RE: Can Kerberos be cracked??

From: Bruce Marshall (brucem@lucent.com)
Date: 10/25/01


From: Bruce Marshall <brucem@lucent.com>
To: cxnolke@regence.com
Subject: RE: Can Kerberos be cracked??
Date: Thu, 25 Oct 2001 14:00:56 -0500
Message-ID: <002401c15d87$613a8dc0$417c7787@ins.com>

Chris,

I'm sure you'll get a lot of messages on this subject, but Kerberos doesn't
require a native mode domain.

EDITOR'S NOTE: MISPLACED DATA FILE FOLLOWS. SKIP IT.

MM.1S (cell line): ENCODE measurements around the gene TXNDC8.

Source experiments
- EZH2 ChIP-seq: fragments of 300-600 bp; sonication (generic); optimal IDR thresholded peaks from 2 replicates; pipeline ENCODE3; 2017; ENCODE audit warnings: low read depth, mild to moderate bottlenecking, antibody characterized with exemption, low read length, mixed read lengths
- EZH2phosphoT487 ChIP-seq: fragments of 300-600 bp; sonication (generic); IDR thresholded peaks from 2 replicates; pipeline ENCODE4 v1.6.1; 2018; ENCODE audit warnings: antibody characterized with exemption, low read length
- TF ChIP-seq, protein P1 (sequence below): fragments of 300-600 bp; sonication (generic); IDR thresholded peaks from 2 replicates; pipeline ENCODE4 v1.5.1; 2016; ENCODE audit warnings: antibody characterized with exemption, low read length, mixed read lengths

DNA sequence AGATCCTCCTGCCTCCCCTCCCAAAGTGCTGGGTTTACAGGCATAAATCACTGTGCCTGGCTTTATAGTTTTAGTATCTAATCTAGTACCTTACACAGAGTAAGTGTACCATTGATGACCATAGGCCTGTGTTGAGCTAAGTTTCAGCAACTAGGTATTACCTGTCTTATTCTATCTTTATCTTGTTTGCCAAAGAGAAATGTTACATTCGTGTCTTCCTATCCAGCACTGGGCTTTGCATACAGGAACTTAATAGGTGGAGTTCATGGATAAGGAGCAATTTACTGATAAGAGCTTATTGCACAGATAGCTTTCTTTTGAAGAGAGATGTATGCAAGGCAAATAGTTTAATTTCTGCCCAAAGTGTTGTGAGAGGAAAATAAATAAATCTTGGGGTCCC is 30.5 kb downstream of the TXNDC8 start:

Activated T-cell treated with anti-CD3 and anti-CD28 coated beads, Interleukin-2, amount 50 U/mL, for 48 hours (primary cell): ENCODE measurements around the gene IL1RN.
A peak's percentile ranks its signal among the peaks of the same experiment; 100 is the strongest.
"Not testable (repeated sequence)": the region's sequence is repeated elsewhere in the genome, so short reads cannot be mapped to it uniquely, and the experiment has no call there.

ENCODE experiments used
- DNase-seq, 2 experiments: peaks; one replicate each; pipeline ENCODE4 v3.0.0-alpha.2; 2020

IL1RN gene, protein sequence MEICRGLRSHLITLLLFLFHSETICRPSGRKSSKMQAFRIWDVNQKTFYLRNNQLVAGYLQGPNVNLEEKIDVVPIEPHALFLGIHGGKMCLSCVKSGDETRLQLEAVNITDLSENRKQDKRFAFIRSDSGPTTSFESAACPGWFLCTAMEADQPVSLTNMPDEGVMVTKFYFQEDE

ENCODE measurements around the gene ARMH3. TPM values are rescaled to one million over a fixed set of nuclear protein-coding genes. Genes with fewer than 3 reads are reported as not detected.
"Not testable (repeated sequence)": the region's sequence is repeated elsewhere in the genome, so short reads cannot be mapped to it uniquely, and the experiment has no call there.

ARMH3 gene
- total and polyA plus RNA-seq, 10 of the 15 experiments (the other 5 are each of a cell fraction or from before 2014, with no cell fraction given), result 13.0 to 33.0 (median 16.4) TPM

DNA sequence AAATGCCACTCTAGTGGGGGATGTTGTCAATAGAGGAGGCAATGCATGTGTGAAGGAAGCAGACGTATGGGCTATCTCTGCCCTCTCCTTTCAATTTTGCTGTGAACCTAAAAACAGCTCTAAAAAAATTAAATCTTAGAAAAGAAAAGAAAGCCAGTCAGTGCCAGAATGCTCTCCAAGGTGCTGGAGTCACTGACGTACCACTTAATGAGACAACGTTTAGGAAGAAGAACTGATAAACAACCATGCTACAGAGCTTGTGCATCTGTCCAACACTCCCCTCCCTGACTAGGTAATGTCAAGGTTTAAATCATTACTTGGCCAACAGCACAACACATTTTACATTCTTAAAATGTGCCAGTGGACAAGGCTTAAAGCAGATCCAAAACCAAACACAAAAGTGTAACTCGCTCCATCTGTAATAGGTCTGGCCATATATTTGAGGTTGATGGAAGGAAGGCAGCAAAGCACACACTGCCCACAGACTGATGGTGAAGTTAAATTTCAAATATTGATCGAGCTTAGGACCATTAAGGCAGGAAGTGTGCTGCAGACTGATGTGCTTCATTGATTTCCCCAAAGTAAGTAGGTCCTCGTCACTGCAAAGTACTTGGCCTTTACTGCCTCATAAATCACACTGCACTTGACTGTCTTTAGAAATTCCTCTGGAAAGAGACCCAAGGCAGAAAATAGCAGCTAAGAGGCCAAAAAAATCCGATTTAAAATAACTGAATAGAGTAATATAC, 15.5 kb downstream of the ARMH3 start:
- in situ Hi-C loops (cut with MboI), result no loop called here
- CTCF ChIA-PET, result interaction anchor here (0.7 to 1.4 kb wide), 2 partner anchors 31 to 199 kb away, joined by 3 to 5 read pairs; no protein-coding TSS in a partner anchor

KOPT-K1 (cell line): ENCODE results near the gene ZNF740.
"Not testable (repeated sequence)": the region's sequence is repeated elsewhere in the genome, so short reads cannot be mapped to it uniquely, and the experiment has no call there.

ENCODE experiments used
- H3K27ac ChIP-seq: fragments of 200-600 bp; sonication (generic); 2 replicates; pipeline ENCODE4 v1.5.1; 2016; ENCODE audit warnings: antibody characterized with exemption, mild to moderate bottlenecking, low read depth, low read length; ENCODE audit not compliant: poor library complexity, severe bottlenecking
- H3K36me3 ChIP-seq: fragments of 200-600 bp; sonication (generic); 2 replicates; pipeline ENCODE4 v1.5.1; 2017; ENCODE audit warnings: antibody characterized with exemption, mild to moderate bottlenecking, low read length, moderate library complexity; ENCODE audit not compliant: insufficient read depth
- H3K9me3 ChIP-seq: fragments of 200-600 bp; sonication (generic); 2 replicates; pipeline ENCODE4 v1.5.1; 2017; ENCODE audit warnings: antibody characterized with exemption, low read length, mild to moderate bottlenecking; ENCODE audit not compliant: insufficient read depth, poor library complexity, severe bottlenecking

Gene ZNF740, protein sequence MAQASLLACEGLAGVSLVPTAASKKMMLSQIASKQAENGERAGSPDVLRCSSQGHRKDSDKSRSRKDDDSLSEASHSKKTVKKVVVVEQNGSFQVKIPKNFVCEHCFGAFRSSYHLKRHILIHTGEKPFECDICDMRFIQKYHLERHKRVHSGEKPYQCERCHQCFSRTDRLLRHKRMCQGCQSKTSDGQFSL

A Windows 2000 (or now XP) machine in a Windows 2000 domain will speak
Kerberos to any other Windows 2000 machine in that domain, and typically the
whole forest if the default, automatic trusts are in place. Switching from
mixed mode to native mode has no real impact on the use of Kerberos.

The only time you should see a Windows 2000 machine speaking NTLM or LM is
when it isn't in a Active Directory domain or it is talking to legacy (NT,
W98) computers.

----
Bruce K. Marshall - brucem@lucent.com - 913-338-5090 x114
Lucent Technologies Worldwide Services - Overland Park, KS